Part of the community. Which community? Challenging perceptions of Trinity College Dublin using an oral history approach

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Part of the community. Which community? Challenging perceptions of Trinity College Dublin using an oral history approach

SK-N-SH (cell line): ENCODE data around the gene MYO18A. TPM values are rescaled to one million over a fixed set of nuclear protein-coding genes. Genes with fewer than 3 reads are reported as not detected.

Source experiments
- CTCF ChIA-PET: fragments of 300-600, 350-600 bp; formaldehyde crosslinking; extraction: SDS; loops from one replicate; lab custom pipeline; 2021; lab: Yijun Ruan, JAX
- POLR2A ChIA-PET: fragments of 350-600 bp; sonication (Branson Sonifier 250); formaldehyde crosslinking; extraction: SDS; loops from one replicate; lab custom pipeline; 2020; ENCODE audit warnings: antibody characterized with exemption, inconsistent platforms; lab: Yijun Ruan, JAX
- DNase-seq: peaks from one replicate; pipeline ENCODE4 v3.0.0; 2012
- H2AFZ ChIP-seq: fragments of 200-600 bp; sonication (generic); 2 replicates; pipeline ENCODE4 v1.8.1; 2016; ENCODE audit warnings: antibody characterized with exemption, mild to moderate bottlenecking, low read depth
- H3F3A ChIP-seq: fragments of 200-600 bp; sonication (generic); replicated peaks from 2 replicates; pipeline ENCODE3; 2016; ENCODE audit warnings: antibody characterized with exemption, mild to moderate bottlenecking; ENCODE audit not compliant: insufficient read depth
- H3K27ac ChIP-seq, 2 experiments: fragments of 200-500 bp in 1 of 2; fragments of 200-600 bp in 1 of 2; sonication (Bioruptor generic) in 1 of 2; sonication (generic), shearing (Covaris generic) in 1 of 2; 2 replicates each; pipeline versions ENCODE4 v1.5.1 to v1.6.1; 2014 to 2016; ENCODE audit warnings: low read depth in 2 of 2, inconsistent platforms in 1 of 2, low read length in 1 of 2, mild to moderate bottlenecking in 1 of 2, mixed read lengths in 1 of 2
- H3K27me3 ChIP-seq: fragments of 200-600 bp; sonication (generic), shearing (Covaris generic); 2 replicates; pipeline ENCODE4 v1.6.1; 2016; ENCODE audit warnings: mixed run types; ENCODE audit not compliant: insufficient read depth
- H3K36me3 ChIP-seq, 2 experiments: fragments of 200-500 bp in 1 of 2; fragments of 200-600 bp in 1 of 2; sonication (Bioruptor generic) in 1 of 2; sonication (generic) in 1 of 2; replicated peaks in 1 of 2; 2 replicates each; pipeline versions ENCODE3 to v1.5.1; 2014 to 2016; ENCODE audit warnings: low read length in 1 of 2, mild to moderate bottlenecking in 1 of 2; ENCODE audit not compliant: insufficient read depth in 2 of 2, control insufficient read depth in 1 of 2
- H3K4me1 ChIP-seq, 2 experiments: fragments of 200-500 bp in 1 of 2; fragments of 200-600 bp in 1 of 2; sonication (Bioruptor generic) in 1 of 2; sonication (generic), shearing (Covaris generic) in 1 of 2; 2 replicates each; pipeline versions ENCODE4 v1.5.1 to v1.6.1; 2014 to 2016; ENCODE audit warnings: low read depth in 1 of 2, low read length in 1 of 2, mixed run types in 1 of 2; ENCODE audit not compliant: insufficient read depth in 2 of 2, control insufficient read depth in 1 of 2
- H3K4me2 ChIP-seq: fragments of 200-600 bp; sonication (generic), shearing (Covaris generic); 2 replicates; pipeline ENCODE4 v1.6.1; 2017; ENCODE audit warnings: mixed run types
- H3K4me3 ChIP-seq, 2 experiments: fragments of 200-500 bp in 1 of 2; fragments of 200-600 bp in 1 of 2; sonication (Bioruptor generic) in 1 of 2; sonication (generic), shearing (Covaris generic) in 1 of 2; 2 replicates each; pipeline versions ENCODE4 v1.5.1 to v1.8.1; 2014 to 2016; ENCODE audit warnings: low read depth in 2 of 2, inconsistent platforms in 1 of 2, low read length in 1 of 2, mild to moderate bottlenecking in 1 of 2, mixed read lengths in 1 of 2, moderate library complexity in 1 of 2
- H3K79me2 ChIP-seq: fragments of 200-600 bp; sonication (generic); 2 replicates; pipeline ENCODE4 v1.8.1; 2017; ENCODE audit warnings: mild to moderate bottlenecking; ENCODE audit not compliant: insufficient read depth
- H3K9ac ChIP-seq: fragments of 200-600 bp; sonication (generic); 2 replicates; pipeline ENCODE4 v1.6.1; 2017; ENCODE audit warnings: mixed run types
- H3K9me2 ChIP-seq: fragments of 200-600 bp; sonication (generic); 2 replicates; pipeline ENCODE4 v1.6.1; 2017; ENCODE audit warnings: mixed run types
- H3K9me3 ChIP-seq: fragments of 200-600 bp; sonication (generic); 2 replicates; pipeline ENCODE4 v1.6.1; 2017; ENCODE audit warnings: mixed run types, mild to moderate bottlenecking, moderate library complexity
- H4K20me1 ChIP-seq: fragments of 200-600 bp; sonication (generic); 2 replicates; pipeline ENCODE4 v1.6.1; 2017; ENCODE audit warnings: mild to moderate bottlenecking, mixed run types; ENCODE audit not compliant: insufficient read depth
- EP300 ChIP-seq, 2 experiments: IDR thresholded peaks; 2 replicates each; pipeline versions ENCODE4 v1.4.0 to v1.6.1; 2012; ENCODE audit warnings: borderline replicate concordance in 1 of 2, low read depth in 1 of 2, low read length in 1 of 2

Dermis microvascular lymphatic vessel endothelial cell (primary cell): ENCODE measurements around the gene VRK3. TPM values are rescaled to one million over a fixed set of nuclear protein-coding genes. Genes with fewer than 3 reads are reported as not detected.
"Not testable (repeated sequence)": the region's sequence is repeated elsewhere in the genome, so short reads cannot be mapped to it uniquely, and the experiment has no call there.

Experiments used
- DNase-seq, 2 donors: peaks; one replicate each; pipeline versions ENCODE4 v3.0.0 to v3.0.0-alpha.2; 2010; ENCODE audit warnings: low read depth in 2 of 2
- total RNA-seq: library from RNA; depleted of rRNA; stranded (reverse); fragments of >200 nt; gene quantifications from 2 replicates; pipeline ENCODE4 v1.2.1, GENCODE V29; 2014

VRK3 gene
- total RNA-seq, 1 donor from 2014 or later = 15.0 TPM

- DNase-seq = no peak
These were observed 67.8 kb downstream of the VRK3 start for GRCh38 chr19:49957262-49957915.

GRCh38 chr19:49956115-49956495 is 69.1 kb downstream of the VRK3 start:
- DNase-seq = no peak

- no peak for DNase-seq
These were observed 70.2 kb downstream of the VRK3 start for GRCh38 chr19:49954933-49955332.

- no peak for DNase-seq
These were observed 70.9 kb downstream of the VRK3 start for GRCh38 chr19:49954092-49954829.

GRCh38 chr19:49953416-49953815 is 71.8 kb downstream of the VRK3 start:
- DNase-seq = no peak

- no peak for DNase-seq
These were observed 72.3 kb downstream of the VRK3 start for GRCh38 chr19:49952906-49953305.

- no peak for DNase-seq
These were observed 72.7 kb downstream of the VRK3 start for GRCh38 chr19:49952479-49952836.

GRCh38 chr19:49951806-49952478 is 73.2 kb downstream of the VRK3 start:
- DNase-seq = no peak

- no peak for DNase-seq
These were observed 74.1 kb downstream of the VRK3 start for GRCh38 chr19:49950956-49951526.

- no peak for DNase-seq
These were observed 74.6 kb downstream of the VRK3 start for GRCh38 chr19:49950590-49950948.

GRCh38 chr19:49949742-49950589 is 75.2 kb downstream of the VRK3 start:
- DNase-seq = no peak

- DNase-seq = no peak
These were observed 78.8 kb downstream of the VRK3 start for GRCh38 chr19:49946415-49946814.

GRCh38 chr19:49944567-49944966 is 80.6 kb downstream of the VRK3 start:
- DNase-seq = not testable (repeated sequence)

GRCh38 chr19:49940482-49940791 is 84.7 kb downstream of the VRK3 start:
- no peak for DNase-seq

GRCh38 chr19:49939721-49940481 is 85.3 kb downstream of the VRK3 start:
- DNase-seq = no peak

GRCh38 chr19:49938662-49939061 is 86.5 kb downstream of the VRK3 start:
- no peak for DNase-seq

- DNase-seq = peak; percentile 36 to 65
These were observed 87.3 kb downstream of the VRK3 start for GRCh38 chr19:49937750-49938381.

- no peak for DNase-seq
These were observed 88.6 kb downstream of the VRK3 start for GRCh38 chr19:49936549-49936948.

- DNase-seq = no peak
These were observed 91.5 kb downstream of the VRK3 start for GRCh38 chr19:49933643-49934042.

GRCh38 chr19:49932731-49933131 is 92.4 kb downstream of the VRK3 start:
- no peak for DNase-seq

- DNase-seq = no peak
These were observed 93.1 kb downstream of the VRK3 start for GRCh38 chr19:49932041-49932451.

1 Part of the community? Which community? Challenging perceptions of Trinity College Dublin using an oral history approach Paper presented at an Oral History Symposium in the University of Limerick, 23 rd  April 2010 Trinity and its Neighbours: An Oral History 1  examines the relationship between Trinity College and its neighbours in the south east inner city area of Dublin in the second half of the twentieth century. The participants in the oral history interviews were mainly people who were born and bred in the area surrounding the Trinity campus, some of whom came to work in the College. Some interviewees were asked to contribute because of the particular roles that they played in the relations between the College and its non-academic staff. In this paper I intend to concentrate on the perception of Trinity College as a Protestant employer in a mainly Catholic community. The questions raised in the title to my paper reflect some of the ambiguities that I encountered when I conducted the oral history interviews on which Trinity and its Neighbours   is based. There were frequent references to ‘community’ but it was obvious that a shared meaning of the word could not be taken for granted, especially in the context of a connection to the College community. From its srcinal conception in the late fifteenth century as a symbol of Dublin city’s loyal Protestantism, that ethos was fostered in Trinity College through the subsequent centuries. The institution that employed many of the contributors to this oral history was  perceived by many of them to have evolved into an emblem of British rule in Ireland, as well as a centre of ascendancy privilege. By the second half of the twentieth century, there was no longer a need for an ideological bastion of Protestantism in the Republic of Ireland and the University of Dublin was now one of many august higher education establishments in the country. Nevertheless, Charlie O’Callaghan , who was born into a local Catholic family in the early 1960s, in his childhood shared a perception of Trinity with many of his neighbours: I lived in a particular area, Boyne Street, up to the age of twelve and Trinity College was a place that was threatened on children that they would go if they were bold, it was a place that we’re going to send you up there or the ‘Smyleys’  [local orphanage] . It’s full of Protestants, you know, that’s what you were threatened with and then we left there and we moved to another complex in the area. ... College was always a myth where I grew up in the two places because in one area if you were bold you were threatened with it, you know, it was the last Protestant bastion and the real old people  –    I remember the real old people calling it ‘Little Britain’.  The dread of the place was by no means universal and Betty Ashe remembered bringing her children into College Park when they were young. Betty was one of the founding members of the St. Andrew’s Resource Centre and has been working for years to improve the Docklands and Pearse Street areas of south east inner city Dublin. Part of that work has involved her in negotiations with the College authorities about a number of issues, not least their responsibilities as neighbours, but she maintained that it is a false perception that local people were not welcome on the campus: 1  Mary Muldowney, Trinity and its Neighbours. An Oral History . Trinity College Dublin, 2009.  2 You hear a lot of people saying that, that they weren’t allowed. You weren’t allowed? Sure who was stopping you? The gateman was never going to say ‘what’s your  business?’ because he was probably local anyway.  Mary Leahy came to work in the Catering Department in the early 1990s and she conceded that the exclusion was probably more of a perception than a reality but she explained why she thought that perception had developed: In growing up, believe it or not, I never set foot inside Trinity College until I came for my interview, even though I grew up beside it. It was obviously to be this walled  place that wasn’t for ‘our kind’   or ‘our likes’ or whatever. …  that would be the  perception. I mean the history would have been known that it was srcinally a college that was under the Queen and under British rule and that like, no Catholics were allowed to go to it and all that type of thing and the place for normalised people, as such, Dublin people, would be UCD. So it was more a perception than being actually told that. There is a marked similarity in many of the interviewees’ stories about their first introduction to work in Trinity College, particularly in the 1950s and the following three decades. The College was considered a ‘safe’ empl oyer in that jobs were offered on a  permanent, pensionable basis for the most part, once a probationary period had been completed. Family and neighbourhood networks played a vital part in letting local people know that there were jobs available and personal recommendations obviously had a positive influence on the people who were conducting interviews and making decisions about who to employ. The extent to which there was a policy of specifically recruiting Protestants is difficult to gauge because there certainly seems to have been a significant number of Catholic workers even before the ‘ban’ was lifted on Catholic students entering the College. Without access to the personnel records it is impossible to work out the actual numbers and there is currently an embargo of seventy years on such records for confidentiality reasons. Charlie Webb noted that when he first took up his job as a Porter in the College in 1953, only Protestants were employed in that capacity, but there was a practical reason for the policy: You know you had to be in the Church of Ireland to be a porter here because you had to do services and Roman Catholics weren’t allowed to go in and that was the whole reason. Of course, that changed when the ban was lifted but I was always amazed when I came into the College because I found so many Roman Catholics. Charlie O’Callaghan was introduced to his job by a Protestant relative and the assumption was made that he must be Protestant too: I was in Trinity a good six months and I was sent for one day by the Lady Superintendent of the day and she asked me how was the new widow doing and I said ‘I’ve no idea’. She says ‘what do you mean?’ she says ‘sure you’d see her at Service on a Sunday’. Because I actually came in over people and I didn’t know the first thing about catering; I didn’t even know there was fish forks, this fork, that fork or the other fork; it was just a knife and fork. So I came in over people and they sent me for training and all that so, I went up and I says ‘well,   I haven’t seen her but I’ll ring her, I’ll get my  3 mother to ring her this evening’. She says ‘but do you not see her at Service?’ and I said ‘no’. She says ‘do you go to church?’ and I said ‘yeah’ and she said ‘what church do you go to?’ I said ‘the one on the quay, the Immaculate Heart of Mary’ and she went ashen faced. She says ‘you’re ...’ and I said ‘yes, I’m Roman Catholic’ and that was the  day I found out where the dishwasher was and I got demoted that day. Several members of staff who were employed by the College in the 1960s and 1970s came from Catholic families but were not asked about their religious affiliation at their job interviews. They discovered afterwards, however, that other staff members had made assumptions about them according to the area in which they were working. For instance, a Catholic secretary who worked in the West Theatre administrative offices during the 1970s was surprised to be told after she had moved to another part of College that only ‘Prods’ worked around the Front Square area because that was where the most important administrative offices were situated. Family networks were important as mechanisms for introducing new staff to the College and in some cases those connections lasted through generations. Both of Iris Bed ford’s parents were working for the College Library when they met but her family connections went back even further than that: Well, both my grandfathers, both my parents’ fathers worked in Trinity. My mother’s father, whose name was George Fox was a gardener in the College Botanic Gardens which were out in Lansdowne Road. Iris’s father was Cyril, who worked for the College for over fifty years until his retirement in the early 1990s. Her mother had been a secretary in the Library although she left when Iris was born. Iris herself started work in the College in 1980 when she came in to take up a temporary post as a Library Assistant. She did not remember but thought it was likely that her father had told her about the vacancy. Iris’s cousin Philip Be dford also works in the Library. The jobs network seems to have related mainly to the type of work that was being done rather than any other consideration. If a family member worked in the Library that was where recommendations had effect. Similarly, if a person worked in the Catering or Housekeeping Departments, then others could be introduced into those areas. This meant that some areas or grades were staffed primarily by co-religionists but not necessarily because of any College  policy in that regard. If there was a belief that a ‘closed shop’ operated in Trinity in favour of workers from Protestant backgrounds, there is no doubt that Catholic clerics helped to foster the idea that it was not an appropriate place for Catholics to be, whether as students or as employees. The ‘ban’ , which forced Catholic students to apply to their local bishop for  permission to register in Trinity was not lifted until the late 1960s.   John Grahame was employed by the Buildings Office in the 1960s after working for some years as a Clerk of Works with a major building company. He was the first Catholic to occupy a managerial position in the Buildings Office and he discovered that his recruitment was resented by the general operatives, who were all Protestant at that time: In my day, the most influential fellow in the place was a fellow called Moody. ... I went in to the office one day and Hugh said to me ‘John, go down and see Theodore Moody, he’s down in New Square, down at the end there’. …  So I went down and I went in and he sat me down. So he said ‘how are you getting on?’ I said I’ve no problems,  4 Professor, to my knowledge anyway. He said ‘well, if you do, I want you to come directly to me’. ... Well, the funny thing is, a lad, a fellow called Jimm y Bell in the B uildings Office … he knew Theodore, so …  I said to Jimmy then what happened. So he said John, I can give you the story of that. There was a couple of them here wrote a letter to him and he didn’t reply to them. It was unlike Theodore not to reply. He  [Jimmy] said he did reply  –   he called you in. Joy Simpson was the Deputy Lady Superintendent during the 1960s, until she left her  job when she got married. This was not because Trinity operated a marriage bar but because it was what most young women did in 1966. One of her duties while she was working in Trinity was to interview candidates for work in the kitchens, and she recalled that most of them came from the local area: Yes, they would come in for interviews, you know? And we had wonderful staff. Ah, little dears, they really were marvellous and they were all local, you know they all lived very, very near, a lot of them. … Oh yes, if they had a daughter or somebody they could recommend you would certainly give them a good ear because you know, they were the sort of people who were interested. At the time the Catering Department provided about fifteen hundred meals a day, between the various services, from breakfast and lunch buffets to waiter service meals and Commons. The  permanent staff worked extremely hard during term time on the understanding that it would  be an easier workload during the vacation. However, many of the kitchen assistants were hired on a term time basis so that they were let go during the vacations and did not get the  benefit of paid time off. Trinity College has benefited from an extraordinary level of loyalty from the so-called ‘ancillary’ staff. This is a term used in official reports about the higher education sector. It includes staff who are neither academic, administrative, library or technical, such as catering and cleaning workers, groundsmen, general operatives, mail workers, secretaries and security staff. Many of the interviewees who are members of the ancillary grades referred to the College ‘community’ or ‘family’ and give their interpretation of the collegiality that they take from this as the motivation for the extra, often unpaid work that they have contributed over their years of employment. Susan Kirwan was the first female Security Guard in Trinity, although she has now moved to the Facilities area, and she explained the loyalty in these terms: We knew it [Trinity College] was there but I think once you cross through those gates, you know like when you’re permanent and you’re working and you get to  know everybody, it is like a community. … you come in and you treat it just like a job, you’re just out to get your wages, you clock in and you clock out and that’s it, you have no heart. The neighbourhoods immediately adjacent to Trinity College changed considerably during the last decades of the twentieth century and the first decade of the twenty first,  particularly in terms of private housing in the area. There is continuing social exclusion, however, and the College has based some of its interaction with the local community on countering the impact of that social exclusion on education and consequent employment opportunity.  5 As an employer in the second half of the twentieth century, Trinity College compared very well with other large institutional workplaces, particularly in the period from the 1950s to the 1980s when there was high unemployment generally and particularly in the inner city areas of Dublin. The College does not seem to have been perceived as a source of employment for its neighbours that could be taken for granted, unless potential employees already had a family member or acquaintance who was in a position to inform them when a vacancy arose. John Augusta benefited from a family connection to get work in Trinity during the 1990s and he identifies himself completely with his job and the department where he is employed, which is on an off-campus site: Things had to be done, whether they were part of your criteria or not, you had to decide well I’m going to do this or I’m not goi ng to do it. I just sit down and I look around and say well that has to be done, so do it. I don’t go searching to see well am I supposed to do it, is that part of my job? That’s not the way we work here. We’ve always worked as a team in this building and if there’s something to be done, we do it. … when I came into College the ‘them’ and ‘us’ had sort of come onto a more even playing field. I mean, down here there is no ‘them’ or ‘us’, everyone is equal in this building, no matter how high or how low you are, everybody is equal in this building. Within the College boundaries there is a strong sense of community, although the definition of who belongs to that community tends to vary according to the perception and  position of the person who is describing it. One of the speakers at the launch of Trinity and its  Neighbours  took exception to some of the stories suggesting that there was religious favouritism in the College and failed to recognise that those accounts stressed that bias was only exhibited by individuals or small groups rather than claiming it was a result of Trinity  policy. The person concerned had been a member of the academic staff and came from a well to do Protestant family and was unlikely to have experienced the sort of discrimination on religious grounds that was described by some of the interviewees. When challenging the interviewees’ accounts he suggested that a ‘properly historical’ consideration of Trinity College’s relations with its neighbours would be timely, clearly preferring to disbelieve the testimony of real, living witnesses rather than reconsider his own perception of the College community. From the point of view of most of the contributors to this project who were employees of Trinity, their sense of community arose from their relations with their fellow workers in whatever department they were working in, rather than an overarching commitment to the institution. What cannot be denied, however, is the longevity of the employment records, with most of the interviewees talking about periods of at least twenty or thirty years in which Trinity was their employer and some with many more years than that to suggest their overall satisfaction with their workplace. Despite suffering discrimination on many occasions during his thirty years employment with Trinity College , Charlie O’ Callaghan summed up what it meant to him, which was consistent with most of the other interviewees: Well it’s all under the bridge. I remember saying like I’ve seen half of them come in to the place , I’ll see them out. That’s always been my attitude. … It wasn’t a bad experience all the time really, obviously it couldn’t have been because I’m still here.